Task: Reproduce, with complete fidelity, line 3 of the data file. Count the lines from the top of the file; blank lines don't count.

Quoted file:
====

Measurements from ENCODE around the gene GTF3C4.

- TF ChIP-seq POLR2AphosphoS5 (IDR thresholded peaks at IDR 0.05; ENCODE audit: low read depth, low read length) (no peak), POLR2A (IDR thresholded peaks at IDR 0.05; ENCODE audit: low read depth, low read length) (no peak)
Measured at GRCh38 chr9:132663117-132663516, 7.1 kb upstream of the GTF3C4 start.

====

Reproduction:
Measured at GRCh38 chr9:132663117-132663516, 7.1 kb upstream of the GTF3C4 start.